As a rule, you can’t change your Flexible Saving Account (FSA) or Dependent Care FSA election amount during the calendar year unless you or your dependent(s) experience a Qualifying Life Event (QLE).
Changes in Status or Qualifying Events
The IRS determines what counts as a change in status or qualifying events.
They typically include:
- Change in marital status, such as marriage, divorce, or death of your spouse
- Change in the number of your dependents, such as birth or adoption of a child, or death of a dependent
- An event that causes your dependent to satisfy or cease to satisfy an eligibility requirement
- Change in residence for you, your spouse, or dependent
- Change in cost or coverage
- Change in child care/elder care provider or cost or coverage, such as a significant cost increase charged by your current daycare provider, or a change in your daycare provider. This applies to a Dependent Care Flexible Spending Account only.
- Change in employment status (for employee, spouse, or employee’s dependent) that affects eligibility for health insurance benefits
It’s important to note that if you leave your company, any money left unspent in your Dependent Care FSA generally stays with your company. But if you quit or are terminated from your job and you still have money left in your account, you may be able to spend down your account. Check with your benefits administrator about options for the remainder of your plan year.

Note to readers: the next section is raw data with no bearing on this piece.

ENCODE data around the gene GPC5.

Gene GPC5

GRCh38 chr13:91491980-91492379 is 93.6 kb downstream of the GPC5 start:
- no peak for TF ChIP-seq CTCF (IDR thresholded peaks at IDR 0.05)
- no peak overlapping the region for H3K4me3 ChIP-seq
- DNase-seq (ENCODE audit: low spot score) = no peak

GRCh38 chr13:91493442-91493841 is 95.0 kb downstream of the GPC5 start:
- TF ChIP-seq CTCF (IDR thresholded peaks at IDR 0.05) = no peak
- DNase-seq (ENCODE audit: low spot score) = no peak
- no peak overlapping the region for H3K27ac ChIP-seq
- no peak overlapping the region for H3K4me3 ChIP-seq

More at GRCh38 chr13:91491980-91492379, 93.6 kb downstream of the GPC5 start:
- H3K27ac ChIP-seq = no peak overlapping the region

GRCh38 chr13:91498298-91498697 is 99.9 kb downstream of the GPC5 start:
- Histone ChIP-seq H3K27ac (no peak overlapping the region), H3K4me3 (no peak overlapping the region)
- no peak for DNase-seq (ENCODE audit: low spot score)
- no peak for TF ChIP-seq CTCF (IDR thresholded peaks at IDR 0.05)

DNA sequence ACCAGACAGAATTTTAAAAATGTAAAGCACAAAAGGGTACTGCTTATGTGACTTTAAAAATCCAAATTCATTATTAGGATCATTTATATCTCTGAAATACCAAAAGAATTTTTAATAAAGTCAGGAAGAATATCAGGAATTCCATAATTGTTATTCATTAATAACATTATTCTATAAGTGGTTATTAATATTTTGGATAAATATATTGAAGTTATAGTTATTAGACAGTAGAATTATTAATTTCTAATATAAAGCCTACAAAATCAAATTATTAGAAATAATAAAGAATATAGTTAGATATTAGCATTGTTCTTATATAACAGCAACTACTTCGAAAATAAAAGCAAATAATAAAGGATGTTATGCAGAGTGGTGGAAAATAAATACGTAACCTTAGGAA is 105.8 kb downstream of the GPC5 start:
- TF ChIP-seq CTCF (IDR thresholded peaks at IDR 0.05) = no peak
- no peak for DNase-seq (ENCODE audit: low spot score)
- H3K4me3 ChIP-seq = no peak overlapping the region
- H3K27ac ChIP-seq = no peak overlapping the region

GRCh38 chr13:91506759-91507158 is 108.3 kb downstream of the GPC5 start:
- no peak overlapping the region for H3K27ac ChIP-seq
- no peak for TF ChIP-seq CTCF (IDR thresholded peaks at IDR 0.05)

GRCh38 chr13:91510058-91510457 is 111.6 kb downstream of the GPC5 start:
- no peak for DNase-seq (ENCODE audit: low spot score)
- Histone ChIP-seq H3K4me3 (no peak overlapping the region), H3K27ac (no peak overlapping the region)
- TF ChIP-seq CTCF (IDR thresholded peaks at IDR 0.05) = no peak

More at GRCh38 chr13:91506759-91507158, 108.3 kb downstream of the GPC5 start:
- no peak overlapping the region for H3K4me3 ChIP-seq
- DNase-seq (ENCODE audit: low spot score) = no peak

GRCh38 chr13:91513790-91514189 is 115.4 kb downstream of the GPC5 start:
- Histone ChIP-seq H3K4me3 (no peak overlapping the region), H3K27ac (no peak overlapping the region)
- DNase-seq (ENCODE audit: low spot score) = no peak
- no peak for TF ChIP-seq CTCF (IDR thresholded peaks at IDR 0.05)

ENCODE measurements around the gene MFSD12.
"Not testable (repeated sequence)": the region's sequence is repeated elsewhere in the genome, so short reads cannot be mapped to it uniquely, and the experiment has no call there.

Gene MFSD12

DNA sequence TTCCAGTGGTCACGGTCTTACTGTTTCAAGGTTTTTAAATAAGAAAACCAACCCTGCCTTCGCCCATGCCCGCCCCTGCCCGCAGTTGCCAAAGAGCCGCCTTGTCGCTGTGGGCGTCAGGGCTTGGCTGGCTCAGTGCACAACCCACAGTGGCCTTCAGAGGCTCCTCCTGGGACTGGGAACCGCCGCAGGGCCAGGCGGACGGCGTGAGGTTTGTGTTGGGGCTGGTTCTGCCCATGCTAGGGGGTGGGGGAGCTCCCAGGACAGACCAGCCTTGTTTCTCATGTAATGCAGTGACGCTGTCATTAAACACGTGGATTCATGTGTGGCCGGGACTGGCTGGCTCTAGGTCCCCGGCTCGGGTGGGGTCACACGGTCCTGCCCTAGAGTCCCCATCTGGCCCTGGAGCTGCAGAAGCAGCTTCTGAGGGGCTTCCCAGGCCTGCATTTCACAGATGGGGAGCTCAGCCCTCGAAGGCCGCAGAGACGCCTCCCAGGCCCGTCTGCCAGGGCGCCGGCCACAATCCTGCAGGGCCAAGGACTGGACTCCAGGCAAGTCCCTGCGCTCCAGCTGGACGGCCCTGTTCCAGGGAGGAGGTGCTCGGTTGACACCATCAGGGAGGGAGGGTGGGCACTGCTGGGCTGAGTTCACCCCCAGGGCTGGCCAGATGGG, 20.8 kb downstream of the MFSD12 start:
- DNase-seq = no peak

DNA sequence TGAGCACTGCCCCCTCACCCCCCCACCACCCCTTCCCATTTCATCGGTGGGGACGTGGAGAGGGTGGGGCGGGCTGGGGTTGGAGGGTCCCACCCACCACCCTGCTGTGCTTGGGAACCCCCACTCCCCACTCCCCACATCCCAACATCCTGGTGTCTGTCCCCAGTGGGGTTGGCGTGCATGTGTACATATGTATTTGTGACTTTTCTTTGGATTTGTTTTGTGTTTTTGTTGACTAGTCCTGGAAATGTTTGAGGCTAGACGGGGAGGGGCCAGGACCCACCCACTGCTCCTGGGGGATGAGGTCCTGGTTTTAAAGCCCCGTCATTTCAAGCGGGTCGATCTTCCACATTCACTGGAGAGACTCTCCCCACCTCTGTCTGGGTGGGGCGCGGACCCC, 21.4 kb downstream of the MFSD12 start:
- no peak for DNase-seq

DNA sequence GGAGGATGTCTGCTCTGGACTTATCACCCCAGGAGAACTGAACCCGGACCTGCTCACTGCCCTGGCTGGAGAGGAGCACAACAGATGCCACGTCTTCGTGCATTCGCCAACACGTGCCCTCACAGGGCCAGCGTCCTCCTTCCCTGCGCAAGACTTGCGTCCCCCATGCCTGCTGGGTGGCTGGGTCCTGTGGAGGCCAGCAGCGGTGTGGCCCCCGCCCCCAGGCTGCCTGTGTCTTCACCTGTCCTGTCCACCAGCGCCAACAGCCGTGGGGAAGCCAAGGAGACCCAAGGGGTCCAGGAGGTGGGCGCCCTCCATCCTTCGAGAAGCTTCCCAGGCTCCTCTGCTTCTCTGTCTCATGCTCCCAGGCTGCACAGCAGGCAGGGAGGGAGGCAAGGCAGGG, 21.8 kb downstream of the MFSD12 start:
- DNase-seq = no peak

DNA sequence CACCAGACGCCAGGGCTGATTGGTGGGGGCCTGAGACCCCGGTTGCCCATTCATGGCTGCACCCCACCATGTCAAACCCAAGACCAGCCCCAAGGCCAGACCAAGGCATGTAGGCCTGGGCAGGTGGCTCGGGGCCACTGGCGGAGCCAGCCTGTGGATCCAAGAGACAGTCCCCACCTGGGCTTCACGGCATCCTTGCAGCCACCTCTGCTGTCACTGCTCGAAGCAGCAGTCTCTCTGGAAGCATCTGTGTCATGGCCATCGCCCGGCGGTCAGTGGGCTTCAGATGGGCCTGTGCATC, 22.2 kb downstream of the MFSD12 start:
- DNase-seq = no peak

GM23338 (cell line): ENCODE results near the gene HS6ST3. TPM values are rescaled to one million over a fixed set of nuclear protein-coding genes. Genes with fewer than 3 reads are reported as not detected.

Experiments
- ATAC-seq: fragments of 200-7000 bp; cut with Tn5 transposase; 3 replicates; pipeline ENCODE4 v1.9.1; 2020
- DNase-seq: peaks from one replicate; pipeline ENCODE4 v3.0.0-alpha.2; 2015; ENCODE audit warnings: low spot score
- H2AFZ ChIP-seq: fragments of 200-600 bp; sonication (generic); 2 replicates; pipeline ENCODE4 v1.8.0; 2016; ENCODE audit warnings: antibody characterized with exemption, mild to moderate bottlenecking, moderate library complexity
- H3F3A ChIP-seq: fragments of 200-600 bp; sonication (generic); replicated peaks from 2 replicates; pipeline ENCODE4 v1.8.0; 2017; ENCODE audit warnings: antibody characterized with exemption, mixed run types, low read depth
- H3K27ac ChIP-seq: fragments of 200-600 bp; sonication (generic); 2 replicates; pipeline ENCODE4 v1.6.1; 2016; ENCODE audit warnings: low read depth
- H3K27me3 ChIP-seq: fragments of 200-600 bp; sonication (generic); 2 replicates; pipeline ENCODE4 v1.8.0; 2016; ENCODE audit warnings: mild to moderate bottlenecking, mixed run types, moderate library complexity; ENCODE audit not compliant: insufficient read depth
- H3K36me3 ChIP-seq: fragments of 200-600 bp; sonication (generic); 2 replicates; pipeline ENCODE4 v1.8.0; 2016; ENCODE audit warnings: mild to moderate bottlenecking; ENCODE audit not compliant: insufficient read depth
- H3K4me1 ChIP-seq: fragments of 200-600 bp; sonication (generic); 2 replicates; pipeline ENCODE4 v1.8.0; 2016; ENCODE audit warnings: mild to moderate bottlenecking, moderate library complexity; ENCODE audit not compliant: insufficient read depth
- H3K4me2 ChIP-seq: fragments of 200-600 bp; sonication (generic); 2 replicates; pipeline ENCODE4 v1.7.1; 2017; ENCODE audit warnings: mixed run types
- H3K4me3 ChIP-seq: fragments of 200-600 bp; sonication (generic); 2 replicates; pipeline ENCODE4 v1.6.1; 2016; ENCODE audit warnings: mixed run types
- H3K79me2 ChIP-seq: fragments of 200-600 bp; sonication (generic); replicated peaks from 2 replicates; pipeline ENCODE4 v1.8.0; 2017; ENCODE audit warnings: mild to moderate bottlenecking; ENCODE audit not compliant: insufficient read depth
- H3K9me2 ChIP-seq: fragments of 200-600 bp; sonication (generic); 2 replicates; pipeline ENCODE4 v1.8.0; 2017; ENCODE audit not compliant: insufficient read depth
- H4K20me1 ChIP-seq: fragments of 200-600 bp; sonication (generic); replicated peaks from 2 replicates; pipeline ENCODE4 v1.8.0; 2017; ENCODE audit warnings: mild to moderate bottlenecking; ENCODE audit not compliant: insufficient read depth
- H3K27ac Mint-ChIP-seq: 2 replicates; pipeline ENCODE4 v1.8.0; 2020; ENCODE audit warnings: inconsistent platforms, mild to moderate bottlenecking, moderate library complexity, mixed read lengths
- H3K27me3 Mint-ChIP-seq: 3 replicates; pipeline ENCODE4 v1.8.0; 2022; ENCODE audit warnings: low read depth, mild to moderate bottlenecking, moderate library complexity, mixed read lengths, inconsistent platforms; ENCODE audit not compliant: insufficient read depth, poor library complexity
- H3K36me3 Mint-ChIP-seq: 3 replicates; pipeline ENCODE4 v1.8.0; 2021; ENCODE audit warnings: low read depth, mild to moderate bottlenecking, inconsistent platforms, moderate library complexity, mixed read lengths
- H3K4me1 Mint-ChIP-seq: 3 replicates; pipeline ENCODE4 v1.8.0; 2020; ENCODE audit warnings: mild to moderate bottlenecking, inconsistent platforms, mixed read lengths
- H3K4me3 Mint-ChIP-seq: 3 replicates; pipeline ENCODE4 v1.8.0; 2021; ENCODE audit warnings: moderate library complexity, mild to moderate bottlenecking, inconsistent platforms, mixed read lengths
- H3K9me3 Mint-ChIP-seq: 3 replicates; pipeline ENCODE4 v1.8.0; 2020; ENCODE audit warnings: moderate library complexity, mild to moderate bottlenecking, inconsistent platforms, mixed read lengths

Special Qualifying Event Circumstances
There are additional special circumstances that allow you to change your Dependent Care FSA election amount.
The most common of these is when a child or relative stops being a “qualifying child or relative,” as defined by the IRS. This occurs when:
- A qualifying child turns 13 and “ages out” of eligibility
- A qualifying relative regains his/her ability for self-care
If you or your dependents experience a QLE, you may enroll or change your current election(s) in the FSA Plan; however, your requested change must be consistent with the event that prompted the election change. For example, if you adopt a baby, you may want to increase your HCFSA and/or DCFSA elections to accommodate the added medical expenses and/or day care costs you may incur for this adopted child. However, in general, you could not decrease your DCFSA elections for that QLE. You may wish to decrease your DCFSA, for example, if your spouse decided to stay home with your child and you no longer had eligible day care costs.
If your requested change is due to the birth or adoption of a child, the change will be retroactive (in most case up to 60 days) to the child’s date of birth, date of adoption, or placement for adoption, consistent with the requirements of the Health Insurance Portability and Accountability Act of 1996 (HIPAA).